Historic port on the Murray River.
Wahgunyah is a charming riverside town located on the south bank of the Murray River directly across the Foord Bridge from Corowa. It is notable for its exceptional wineries (All Saints Estate and St Leonards both of which date back to the 1860s), its charming main street, its rich historic heritage and its sense of intimacy when compared to its sister NSW town of Corowa.
Wahgunyah is located on the NSW-Victorian border 298 km north-east of Melbourne via Rutherglen.^ TOP
Origin of Name
The explorer and settler John Foord named his 30,000 acre property Wahgunyah which was said to be a Whroo (the local Aboriginal language group) word for 'big camp'.^ TOP
Things to See and Do
The Wahgunyah Collection
The ideal place to start any investigation of Wahgunyah is the appropriately named "Wahgunyah Collection" which is a display of carefully captioned photographs located near John Foord Bridge just before the visitor crosses the Murray River into Corowa. It is a remarkably comprehensive overview of the historic evolution of the town with early images of Aborigines, of the paddle steamers that plied the river, of the bullock teams, the dredges used for gold mining, the local sawmill, John Foord's early home, the huge All Saints Homestead, the custom's gate, the flour mill and Nugent's Star Hotel. It also offers a detailed history of the early settlement of the area.
Murray River Activities
Visitors come to Wahgunyah to enjoy activities on the Murray River. Rowing, canoeing, fishing, water skiing and boating are all popular. There are a number of pleasant walking tracks along the southern riverbank. Perhaps most impressively there is a delightful walking trail from Foord's bridge, along the southern bank of the Murray, crossing the river at Federation Way, and making its way back to Wahgunyah through Corowa.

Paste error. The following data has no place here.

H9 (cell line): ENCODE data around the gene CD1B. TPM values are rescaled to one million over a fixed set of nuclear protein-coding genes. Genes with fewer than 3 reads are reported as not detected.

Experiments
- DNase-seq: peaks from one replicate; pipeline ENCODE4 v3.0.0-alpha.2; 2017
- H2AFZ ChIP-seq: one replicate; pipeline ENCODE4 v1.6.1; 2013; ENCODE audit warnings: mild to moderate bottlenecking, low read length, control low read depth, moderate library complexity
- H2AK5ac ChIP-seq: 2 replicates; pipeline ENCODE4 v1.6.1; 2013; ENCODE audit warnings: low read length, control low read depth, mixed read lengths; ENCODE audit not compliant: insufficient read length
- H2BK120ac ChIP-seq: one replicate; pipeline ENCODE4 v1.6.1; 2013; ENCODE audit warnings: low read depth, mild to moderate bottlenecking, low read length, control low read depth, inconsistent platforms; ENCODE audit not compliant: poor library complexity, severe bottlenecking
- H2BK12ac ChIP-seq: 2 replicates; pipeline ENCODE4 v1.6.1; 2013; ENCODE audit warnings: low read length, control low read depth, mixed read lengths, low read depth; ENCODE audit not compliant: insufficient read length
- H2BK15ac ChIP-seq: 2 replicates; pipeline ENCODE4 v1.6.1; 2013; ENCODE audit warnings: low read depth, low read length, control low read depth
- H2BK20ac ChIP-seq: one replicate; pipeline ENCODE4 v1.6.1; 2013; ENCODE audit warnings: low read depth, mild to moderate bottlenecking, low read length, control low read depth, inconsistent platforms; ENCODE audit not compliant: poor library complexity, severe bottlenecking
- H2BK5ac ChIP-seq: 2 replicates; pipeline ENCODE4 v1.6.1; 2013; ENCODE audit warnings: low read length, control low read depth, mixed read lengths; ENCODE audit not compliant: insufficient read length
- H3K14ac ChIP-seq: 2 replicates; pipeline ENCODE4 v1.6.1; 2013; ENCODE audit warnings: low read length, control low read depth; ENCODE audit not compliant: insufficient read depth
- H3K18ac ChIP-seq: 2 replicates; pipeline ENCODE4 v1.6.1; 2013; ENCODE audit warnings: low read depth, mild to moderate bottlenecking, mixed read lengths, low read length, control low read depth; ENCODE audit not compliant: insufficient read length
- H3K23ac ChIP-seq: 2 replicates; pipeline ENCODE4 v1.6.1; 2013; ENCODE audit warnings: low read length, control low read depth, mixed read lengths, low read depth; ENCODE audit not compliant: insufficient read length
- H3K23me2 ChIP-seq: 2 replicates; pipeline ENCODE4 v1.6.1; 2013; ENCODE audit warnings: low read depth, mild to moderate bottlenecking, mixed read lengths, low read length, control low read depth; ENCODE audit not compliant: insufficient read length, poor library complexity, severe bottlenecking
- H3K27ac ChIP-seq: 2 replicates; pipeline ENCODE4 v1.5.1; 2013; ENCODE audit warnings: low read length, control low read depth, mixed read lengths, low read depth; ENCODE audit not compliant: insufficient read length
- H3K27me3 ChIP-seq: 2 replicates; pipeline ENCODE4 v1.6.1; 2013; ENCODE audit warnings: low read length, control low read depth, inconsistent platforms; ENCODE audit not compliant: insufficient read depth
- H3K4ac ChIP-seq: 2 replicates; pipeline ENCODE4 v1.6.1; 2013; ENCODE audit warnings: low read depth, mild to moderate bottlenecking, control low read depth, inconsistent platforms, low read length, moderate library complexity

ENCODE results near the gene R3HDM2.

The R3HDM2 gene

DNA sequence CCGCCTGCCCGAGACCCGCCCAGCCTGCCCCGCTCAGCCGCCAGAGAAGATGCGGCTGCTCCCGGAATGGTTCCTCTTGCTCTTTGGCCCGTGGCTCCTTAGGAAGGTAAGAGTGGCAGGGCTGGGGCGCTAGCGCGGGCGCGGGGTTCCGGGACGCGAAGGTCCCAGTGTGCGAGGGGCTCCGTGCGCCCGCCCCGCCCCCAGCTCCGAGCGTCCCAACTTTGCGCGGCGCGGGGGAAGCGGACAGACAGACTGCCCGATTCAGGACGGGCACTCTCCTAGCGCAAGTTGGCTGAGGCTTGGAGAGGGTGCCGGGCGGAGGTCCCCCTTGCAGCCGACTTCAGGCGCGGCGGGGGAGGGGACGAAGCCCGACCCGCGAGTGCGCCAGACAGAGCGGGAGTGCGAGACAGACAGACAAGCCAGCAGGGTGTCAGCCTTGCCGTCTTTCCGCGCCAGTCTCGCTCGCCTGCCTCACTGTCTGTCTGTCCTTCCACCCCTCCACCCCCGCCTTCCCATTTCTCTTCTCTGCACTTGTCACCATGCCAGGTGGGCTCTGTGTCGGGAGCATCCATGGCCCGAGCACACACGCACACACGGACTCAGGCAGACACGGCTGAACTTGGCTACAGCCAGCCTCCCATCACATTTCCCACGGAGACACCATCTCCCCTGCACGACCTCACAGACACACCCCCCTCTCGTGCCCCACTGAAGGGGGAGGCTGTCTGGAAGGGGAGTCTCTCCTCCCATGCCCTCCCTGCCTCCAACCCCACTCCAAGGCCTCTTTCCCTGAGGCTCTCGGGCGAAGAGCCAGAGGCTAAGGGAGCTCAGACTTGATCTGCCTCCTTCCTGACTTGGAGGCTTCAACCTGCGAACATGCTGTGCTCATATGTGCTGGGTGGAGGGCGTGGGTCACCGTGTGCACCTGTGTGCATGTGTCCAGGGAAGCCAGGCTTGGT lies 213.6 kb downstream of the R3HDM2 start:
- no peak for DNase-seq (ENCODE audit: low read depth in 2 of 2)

Over the road from the Wahgunyah Collection is the elegant Customs House (1886), a striking and substantial single-storey building. Note the polychrome brickwork, round-arched windows and iron finials on a slate roof. It has been carefully restored and is a reminder that the town was an important river port prior to Federation.
Post Office and Coffee Palace
The two-storey Wahgunyah post office and residence dates from 1863 and is now a private home. The present post office was originally the Bank of Victoria (1880).
The Mass Tree
There is a substantial red gum at the bottom of Short Street known as the Mass Tree. Over the road is a plaque with the inscription "Mrs M.M. Burrows prepared the altar in her tent at this tree for the first mass said in Wahgunyah about 1869 by Very Rev. Dean Tierney, P.P. Beechworth".
Other Attractions in the Area
All Saints Estate
All Saints Estate was established in 1864, making it one Victoria's oldest wineries. The cellar door is open from 9.00 am - 5.30 pm Monday to Saturday. On Sunday it opens at 10.00 am, tel: (02) 6035 2222. There are picnic, barbecue and children's play facilities. The Terrace Restaurant serves lunch Wednesday - Sunday and dinner on Saturday evenings, tel: (02) 6035 2200.
George Smith, the estate's first proprietor, became the first Australian to win an international gold medal for wine, at Vienna in 1873. The main building, classified by the National Trust, dates from 1878 and is modelled on the Castle of Mey in Scotland. It consists of a series of extensive above-ground cellars, containing large timber vats surrounded by castellated brick walls with a square corner tower.
In 2013 Robert Geddes in Australian Wine Vintages recommended Family Cellar Marsane, Durif and Family Cellar Durif as the estate's superior wines.
The Chinese settlers from the gold days are commemorated in the form of a substantial Chinese dormitory (1869) which was used as living and eating quarters for the Chinese vineyard workers. A plaque outside explains: "These original dormitories reflect the basic living conditions where workers ate and slept while playing their part in Australian pioneering history."
There is also an excellent Winery Viewing Area where visitors can watch wine being processed between February and April. It is open, but very quiet, at other times.
For more details check out http://www.allsaintswine.com.au/.
St Leonard's Winery